spaceSpace and Physics

Earth Is About To See An Object Last Seen During The Time Of Neanderthals

Grab your binoculars, it's making its closest approach to the Sun tonight.

James Felton

James Felton

Senior Staff Writer

clockDec 29 2022, 16:13 UTC
A comet streaking through the sky.

A young comet captured by Hubble in 2019. Image credit: NASA/Hubble

If you look up into the sky over the next couple of months, you can see an object last seen when Neanderthals walked the Earth. In fact, if you get out your binoculars or telescope, you might see it make its closest approach to the Sun tonight. 

On March 2, 2022, astronomers at the Zwicky Transient Facility discovered a comet using a wide-field survey camera. The comet, dubbed a tongue-rolling C/2022 E3 (ZTF), is estimated to complete an orbit of the Sun once every 50,000 years, meaning the last time humans saw the comet was in the Upper Paleolithic period, when humans began to expand throughout Asia and Europe.


The comet is currently on its approach to perihelion (its closest approach to the Sun), which will occur on January 12 when it will come within 160 million kilometers (100 million miles) of our star. It currently cannot be seen without a telescope.

However, it may be possible to see with the naked eye at the start of February, when it makes its closest pass by Earth on February 2. Though, as Sky at Night points out, it will likely look like a smudge of chalk dust on a chalkboard rather than the dazzling display put on by comet Leonard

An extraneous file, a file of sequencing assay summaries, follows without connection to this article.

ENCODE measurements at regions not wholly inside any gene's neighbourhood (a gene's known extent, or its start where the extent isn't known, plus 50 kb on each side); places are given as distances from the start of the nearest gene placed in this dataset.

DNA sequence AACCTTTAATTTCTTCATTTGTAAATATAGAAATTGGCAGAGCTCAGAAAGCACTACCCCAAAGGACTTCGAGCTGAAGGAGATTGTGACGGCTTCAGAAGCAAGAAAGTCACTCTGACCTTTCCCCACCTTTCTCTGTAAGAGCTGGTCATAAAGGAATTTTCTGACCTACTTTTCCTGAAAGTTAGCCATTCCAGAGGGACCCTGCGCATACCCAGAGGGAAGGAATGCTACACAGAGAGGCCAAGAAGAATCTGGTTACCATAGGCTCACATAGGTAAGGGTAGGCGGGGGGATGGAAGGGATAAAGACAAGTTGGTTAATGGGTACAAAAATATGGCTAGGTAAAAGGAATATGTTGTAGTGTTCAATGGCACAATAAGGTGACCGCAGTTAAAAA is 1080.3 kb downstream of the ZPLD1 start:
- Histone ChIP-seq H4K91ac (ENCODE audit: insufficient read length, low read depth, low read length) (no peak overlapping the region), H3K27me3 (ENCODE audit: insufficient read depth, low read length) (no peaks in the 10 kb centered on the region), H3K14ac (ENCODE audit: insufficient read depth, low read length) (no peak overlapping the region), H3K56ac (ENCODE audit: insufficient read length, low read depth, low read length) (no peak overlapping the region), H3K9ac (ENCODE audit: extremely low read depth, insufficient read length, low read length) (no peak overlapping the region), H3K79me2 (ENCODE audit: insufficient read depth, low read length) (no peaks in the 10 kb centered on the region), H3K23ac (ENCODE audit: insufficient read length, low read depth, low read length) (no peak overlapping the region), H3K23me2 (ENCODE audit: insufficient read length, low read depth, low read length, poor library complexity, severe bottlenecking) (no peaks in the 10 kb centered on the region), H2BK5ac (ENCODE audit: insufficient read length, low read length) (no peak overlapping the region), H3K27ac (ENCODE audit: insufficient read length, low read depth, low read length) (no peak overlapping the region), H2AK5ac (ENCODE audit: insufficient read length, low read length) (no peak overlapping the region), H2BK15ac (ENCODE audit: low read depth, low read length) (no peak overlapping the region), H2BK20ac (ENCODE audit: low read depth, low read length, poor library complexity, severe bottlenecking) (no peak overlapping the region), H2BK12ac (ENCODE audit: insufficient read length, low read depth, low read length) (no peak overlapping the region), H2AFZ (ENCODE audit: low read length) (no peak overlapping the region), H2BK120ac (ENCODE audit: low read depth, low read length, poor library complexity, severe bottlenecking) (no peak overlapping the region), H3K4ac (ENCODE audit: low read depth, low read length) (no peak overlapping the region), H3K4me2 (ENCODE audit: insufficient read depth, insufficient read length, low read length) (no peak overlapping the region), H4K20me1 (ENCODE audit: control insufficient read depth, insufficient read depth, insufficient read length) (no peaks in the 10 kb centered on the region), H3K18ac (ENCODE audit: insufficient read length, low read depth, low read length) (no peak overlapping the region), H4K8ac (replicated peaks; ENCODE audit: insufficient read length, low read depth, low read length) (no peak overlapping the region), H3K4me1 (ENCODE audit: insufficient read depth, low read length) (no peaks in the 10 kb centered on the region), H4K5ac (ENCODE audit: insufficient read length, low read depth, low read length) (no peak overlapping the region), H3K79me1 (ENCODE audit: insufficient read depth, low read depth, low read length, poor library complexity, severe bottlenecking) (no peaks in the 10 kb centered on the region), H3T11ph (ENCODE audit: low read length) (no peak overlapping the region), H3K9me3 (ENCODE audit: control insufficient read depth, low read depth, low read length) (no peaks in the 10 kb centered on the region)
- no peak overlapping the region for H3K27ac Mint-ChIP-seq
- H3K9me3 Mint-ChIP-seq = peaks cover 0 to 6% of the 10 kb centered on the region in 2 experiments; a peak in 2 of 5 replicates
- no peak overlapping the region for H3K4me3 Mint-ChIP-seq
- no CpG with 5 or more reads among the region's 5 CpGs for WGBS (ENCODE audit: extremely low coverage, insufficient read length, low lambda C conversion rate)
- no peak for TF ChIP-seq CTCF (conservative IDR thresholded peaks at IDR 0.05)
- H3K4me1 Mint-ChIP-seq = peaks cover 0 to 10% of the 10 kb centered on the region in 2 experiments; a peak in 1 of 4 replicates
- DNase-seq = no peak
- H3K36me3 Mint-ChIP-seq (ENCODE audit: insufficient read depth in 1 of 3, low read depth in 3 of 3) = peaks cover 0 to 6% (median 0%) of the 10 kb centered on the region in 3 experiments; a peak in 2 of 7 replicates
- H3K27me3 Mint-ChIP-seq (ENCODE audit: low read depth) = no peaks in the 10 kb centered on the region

The comet, first believed to be an asteroid before the coma was observed, was discovered using a telescope that at 1.2 meters (4 feet) is around the size of Hervé Villechaize, who played evil henchman Nick Nack in the Bond movie The Man With The Golden Gun. It will safely pass Earth at a distance of about 42 million kilometers (26 million miles), or 36,667 million Hervé Villechaizes.

If you can’t see it where you are tonight, the Virtual Telescope Project will be hosting a livestream of the comet beginning at 11 pm EST on January 12 (4 am GMT on January 13).  


An earlier version of this article was published in December 2022. 

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